In 1960, a group of families from diverse ethnic, cultural, and socio-economic backgrounds came together because they shared a common purpose: the creation of a free, integrated preschool for their children in their upper Manhattan community. Their vision and commitment provided the foundation for what became known as “The Bloomingdale Family Program.”
For the first five years, Bloomingdale’s parent volunteers — assisted by workers from the Parks Department and the Health Department — operated a free preschool for 70 children in space provided by the Children’s Aid Society, and ran large summer programs for children of all ages in Riverside and Central Parks. Families came from Manhattan Valley’s deteriorated tenements, from the apartment buildings on West End Avenue and Riverside Drive, and from the massive public housing project east of Amsterdam Avenue. Monthly fundraising events —bake sales, craft fairs, potlucks and rummage sales — provided funds for materials and school supplies. Mothers and fathers from very different ethnic and economic backgrounds became involved in their children’s learning as they worked together to keep the program going.
In 1965, the Ford Foundation’s Fund for the Advancement of Education awarded Bloomingdale a grant for a three-year demonstration project “to develop, study, and document new ways of involving parents in the education of their children and in the life of the community.” At that same time, steps were being taken in Washington to design a new program called Head Start. The Bloomingdale experiment was adopted as a model for the new Federal program. What caught the attention of the Washington planners was the involvement of Bloomingdale parents in their children’s daily classroom life. They saw how working together in the program strengthened parenting skills and encouraged parents’ growth toward self-sufficiency and community involvement.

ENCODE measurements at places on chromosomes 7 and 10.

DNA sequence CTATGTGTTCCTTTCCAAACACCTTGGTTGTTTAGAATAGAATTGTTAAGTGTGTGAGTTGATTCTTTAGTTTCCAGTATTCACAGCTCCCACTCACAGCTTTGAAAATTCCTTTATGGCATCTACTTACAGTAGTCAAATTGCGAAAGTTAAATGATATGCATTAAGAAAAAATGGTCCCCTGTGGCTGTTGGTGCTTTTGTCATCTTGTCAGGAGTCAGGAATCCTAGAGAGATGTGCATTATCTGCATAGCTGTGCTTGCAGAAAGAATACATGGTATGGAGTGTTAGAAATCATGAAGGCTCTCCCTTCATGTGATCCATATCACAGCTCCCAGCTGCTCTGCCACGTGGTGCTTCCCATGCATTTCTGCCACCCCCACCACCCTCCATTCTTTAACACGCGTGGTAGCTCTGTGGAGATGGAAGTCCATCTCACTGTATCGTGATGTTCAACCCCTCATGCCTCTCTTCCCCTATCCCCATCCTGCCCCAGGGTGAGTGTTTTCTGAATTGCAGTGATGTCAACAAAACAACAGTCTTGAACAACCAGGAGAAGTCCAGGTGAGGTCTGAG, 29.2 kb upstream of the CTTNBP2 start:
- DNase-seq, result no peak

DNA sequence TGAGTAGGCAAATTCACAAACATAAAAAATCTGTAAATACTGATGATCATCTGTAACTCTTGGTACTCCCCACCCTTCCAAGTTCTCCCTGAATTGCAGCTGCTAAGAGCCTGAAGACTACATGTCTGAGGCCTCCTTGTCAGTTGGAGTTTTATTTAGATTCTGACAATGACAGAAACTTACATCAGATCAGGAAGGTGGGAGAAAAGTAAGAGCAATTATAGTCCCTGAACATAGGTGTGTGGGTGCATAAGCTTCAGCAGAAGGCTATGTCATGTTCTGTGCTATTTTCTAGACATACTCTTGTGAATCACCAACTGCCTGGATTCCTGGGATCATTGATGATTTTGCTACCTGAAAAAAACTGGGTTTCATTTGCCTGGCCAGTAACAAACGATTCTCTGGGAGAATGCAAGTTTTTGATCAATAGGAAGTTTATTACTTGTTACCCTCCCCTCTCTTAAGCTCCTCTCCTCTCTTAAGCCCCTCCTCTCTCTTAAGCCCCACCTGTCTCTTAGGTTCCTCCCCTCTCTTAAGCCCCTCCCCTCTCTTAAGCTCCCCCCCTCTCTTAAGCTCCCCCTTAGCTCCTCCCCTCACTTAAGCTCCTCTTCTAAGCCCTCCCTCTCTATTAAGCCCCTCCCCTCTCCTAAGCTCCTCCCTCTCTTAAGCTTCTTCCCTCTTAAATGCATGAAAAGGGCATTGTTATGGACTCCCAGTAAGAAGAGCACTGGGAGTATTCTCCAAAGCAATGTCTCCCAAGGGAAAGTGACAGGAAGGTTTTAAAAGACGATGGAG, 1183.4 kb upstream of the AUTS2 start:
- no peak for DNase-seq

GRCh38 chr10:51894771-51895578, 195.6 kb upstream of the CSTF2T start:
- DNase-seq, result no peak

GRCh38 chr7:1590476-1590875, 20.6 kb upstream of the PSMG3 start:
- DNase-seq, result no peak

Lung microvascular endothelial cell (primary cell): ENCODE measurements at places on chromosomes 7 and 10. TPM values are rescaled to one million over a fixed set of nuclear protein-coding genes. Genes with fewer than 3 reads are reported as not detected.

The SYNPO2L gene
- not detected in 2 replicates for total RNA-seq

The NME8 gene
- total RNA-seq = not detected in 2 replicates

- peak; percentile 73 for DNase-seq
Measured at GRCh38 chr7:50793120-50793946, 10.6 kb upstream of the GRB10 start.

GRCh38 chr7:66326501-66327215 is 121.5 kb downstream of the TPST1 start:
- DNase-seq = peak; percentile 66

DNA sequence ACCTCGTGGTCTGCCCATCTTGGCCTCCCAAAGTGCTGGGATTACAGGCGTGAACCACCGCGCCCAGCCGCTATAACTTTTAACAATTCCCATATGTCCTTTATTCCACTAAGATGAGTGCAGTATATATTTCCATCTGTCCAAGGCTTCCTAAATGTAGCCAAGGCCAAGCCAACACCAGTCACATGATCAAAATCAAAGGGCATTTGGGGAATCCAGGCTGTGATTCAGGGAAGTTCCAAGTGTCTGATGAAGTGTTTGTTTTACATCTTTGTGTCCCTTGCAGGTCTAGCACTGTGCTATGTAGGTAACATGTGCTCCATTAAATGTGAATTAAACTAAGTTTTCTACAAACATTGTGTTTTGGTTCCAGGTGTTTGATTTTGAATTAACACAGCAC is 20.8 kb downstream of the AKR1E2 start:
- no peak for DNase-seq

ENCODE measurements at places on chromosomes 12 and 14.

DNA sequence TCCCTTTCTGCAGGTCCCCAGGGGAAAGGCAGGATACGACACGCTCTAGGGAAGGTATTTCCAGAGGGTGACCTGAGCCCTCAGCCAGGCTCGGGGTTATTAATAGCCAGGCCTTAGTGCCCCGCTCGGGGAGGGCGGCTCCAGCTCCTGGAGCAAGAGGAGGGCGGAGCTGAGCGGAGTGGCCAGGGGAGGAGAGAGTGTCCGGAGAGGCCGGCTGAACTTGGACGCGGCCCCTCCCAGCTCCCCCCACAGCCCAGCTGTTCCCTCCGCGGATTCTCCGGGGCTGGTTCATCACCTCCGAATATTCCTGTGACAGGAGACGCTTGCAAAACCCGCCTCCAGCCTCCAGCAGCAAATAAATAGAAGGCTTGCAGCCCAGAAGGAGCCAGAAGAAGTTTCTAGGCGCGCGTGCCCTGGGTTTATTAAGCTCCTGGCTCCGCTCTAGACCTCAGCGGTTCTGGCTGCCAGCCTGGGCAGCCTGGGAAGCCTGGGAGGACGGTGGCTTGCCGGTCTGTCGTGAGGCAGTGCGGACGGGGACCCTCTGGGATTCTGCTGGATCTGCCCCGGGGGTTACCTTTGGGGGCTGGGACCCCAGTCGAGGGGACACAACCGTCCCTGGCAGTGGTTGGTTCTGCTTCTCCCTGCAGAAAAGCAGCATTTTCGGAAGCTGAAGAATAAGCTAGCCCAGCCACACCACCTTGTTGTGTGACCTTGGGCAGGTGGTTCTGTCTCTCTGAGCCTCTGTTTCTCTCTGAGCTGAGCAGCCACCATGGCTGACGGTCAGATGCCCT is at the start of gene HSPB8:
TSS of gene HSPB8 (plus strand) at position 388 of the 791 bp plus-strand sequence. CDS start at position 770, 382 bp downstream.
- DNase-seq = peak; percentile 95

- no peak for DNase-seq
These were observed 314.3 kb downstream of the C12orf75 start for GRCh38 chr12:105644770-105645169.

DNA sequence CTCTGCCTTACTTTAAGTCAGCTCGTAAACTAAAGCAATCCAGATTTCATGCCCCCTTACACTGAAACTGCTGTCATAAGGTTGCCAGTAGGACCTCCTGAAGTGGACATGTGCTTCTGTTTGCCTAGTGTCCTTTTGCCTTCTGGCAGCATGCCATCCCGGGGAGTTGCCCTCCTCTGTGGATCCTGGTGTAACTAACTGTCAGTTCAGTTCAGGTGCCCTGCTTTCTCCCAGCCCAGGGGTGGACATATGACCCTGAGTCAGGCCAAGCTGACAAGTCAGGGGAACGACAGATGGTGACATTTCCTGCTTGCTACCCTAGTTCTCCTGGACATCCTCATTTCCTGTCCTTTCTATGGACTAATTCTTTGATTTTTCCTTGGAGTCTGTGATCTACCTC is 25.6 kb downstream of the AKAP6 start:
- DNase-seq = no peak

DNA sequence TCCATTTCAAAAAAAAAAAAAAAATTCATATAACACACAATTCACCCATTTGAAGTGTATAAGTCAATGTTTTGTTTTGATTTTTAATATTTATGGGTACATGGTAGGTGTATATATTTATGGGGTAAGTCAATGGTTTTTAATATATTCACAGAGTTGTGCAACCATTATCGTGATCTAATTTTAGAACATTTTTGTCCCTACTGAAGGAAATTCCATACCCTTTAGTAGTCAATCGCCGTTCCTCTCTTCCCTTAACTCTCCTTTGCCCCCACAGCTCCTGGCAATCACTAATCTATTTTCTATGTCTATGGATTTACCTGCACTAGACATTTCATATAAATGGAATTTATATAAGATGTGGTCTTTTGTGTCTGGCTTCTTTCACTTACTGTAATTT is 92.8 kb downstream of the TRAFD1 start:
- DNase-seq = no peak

Bloomingdale began sponsoring summer Head Start programs in 1965, and has operated a year-round Head Start program since 1969. We continue to serve as a demonstration program, modeling what Head Start — at its best — can offer children and their parents. Visitors from the U.S. and abroad come to observe our programs, and we help them replicate essential features that have contributed to our success.
Bloomingdale has continued to expand its scope and facilities over the years. Bloomingdale today has a particular focus on children whose lives in poverty have affected them emotionally, socially and academically. These children comprise nearly on half of our population. Foundation and private funding enable us to give them the extra support they need to enter the public schools and move ahead as successful learners.
The program enjoys a national and international reputation for excellence.